World War Two was won not just with tanks, guns, and planes, but by a crack team of code-breakers led by the brilliant and ultimately tragic figure of Alan Turing. This is the story as told in The Imitation Game, a beautifully shot and hugely popular film which nonetheless left me nursing a deep sense of missed opportunity. True, Benedict Cumberbatch is brilliant, spicing his superb Holmes with a dash of the Russell Crowe’s John Nash (A Beautiful Mind) to propel geek rapture into yet higher orbits. (See also Eddie Redmayne and Stephen Hawking.)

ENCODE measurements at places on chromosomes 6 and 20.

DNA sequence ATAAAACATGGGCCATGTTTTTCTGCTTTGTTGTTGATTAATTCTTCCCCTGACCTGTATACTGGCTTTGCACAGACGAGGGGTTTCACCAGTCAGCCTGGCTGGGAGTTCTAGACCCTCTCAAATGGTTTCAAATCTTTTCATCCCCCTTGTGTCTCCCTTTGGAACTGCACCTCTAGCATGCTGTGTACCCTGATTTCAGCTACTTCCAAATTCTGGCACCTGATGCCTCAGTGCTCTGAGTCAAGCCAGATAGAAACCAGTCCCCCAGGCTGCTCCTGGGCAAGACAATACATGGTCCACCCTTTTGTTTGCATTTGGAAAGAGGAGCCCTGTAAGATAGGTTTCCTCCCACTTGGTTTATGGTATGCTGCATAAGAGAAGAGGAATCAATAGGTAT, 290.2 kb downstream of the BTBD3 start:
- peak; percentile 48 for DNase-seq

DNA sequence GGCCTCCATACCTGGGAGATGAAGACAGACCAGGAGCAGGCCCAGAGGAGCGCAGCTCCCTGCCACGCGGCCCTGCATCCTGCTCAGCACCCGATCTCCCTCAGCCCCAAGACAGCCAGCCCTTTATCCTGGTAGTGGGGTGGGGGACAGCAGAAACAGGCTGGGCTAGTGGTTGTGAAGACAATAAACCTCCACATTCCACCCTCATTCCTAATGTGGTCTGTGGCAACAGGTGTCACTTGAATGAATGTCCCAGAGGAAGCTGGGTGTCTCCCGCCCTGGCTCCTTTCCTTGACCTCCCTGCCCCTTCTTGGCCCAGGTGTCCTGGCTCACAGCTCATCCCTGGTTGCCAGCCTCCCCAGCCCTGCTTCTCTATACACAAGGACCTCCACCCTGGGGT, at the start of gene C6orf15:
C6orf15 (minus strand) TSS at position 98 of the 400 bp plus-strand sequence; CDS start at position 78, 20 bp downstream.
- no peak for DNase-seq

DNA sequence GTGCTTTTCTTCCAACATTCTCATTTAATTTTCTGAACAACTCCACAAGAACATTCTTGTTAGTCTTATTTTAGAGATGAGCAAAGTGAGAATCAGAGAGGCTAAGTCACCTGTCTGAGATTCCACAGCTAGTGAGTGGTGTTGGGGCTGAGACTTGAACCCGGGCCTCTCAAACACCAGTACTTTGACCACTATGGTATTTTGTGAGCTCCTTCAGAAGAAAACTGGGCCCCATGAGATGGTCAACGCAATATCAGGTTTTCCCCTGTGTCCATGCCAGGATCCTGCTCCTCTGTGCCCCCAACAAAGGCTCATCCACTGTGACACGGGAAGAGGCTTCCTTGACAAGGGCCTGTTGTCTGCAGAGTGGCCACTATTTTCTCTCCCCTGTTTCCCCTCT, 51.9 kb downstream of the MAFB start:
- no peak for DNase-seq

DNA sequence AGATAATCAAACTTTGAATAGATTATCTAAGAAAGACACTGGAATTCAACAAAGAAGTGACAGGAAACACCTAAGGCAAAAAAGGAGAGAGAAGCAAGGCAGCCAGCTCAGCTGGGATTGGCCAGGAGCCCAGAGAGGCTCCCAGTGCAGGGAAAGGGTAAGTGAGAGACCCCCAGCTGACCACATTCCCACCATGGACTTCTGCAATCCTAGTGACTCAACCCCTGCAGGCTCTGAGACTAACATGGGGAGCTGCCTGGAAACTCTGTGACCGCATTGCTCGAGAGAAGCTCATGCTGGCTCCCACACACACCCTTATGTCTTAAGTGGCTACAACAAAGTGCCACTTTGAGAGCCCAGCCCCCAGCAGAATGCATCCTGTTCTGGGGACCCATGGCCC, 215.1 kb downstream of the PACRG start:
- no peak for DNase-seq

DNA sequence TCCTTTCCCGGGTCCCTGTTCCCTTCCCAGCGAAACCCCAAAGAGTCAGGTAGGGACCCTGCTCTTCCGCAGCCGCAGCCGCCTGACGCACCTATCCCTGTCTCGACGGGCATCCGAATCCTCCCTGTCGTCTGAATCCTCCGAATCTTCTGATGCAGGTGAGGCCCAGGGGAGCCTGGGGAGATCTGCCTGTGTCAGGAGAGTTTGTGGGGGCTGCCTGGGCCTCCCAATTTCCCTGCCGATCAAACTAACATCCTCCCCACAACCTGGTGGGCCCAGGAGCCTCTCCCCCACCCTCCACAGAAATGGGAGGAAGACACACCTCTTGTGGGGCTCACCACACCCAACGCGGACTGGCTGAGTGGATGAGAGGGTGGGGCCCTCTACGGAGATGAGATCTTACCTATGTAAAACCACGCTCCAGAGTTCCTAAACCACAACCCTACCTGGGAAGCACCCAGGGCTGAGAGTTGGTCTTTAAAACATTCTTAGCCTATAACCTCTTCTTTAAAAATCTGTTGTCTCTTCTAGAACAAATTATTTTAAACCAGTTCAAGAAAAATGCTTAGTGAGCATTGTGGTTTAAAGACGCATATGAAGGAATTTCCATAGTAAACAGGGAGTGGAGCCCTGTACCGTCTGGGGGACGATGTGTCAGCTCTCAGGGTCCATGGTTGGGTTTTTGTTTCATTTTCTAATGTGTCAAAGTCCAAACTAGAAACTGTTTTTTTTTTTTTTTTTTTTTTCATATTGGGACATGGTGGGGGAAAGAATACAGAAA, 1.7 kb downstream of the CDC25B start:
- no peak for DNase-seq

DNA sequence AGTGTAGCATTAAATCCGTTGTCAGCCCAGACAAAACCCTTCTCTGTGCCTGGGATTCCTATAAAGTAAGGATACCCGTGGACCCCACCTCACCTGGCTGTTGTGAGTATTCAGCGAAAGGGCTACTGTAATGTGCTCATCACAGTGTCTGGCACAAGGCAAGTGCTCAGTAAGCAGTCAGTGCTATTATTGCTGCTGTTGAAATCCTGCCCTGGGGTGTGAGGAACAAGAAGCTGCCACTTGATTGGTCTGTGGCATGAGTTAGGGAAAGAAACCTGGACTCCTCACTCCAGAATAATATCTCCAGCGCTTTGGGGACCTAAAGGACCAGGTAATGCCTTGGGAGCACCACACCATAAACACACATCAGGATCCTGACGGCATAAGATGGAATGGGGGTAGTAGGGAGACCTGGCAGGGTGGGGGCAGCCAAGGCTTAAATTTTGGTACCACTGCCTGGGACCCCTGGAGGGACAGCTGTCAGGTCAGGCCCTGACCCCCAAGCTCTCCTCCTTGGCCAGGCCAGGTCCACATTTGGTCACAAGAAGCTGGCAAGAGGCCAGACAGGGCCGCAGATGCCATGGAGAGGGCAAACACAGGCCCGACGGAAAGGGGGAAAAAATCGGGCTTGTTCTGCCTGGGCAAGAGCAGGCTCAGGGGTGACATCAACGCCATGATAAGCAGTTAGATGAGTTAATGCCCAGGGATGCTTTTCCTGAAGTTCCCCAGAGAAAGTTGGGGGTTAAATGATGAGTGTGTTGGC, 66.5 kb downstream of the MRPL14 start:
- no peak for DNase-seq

The rest was not so good. The clunky acting might reflect a screenplay desperate to humanize and popularize what was fundamentally a triumph of the intellect. But what got to me most was the treatment of Turing himself. On one hand there is the perhaps cinematically necessary canonisation of individual genius, sweeping aside so much important context. On the other there is the saccharin treatment of Turing’s open homosexuality (with compensatory boosting of Keira Knightley’s Joan Clarke) and the egregious scenes in which he stands accused of both treason and cowardice by association with Soviet spy John Cairncross, whom he likely never met. The requisite need for a bad guy does disservice also to Turing’s Bletchley Park boss Alastair Denniston, who while a product of old-school classics-inspired cryptography nonetheless recognized and supported Turing and his crew. Historical jiggery-pokery is of course to be expected in any mass-market biopic, but the story as told in The Imitation Game becomes much less interesting as a result.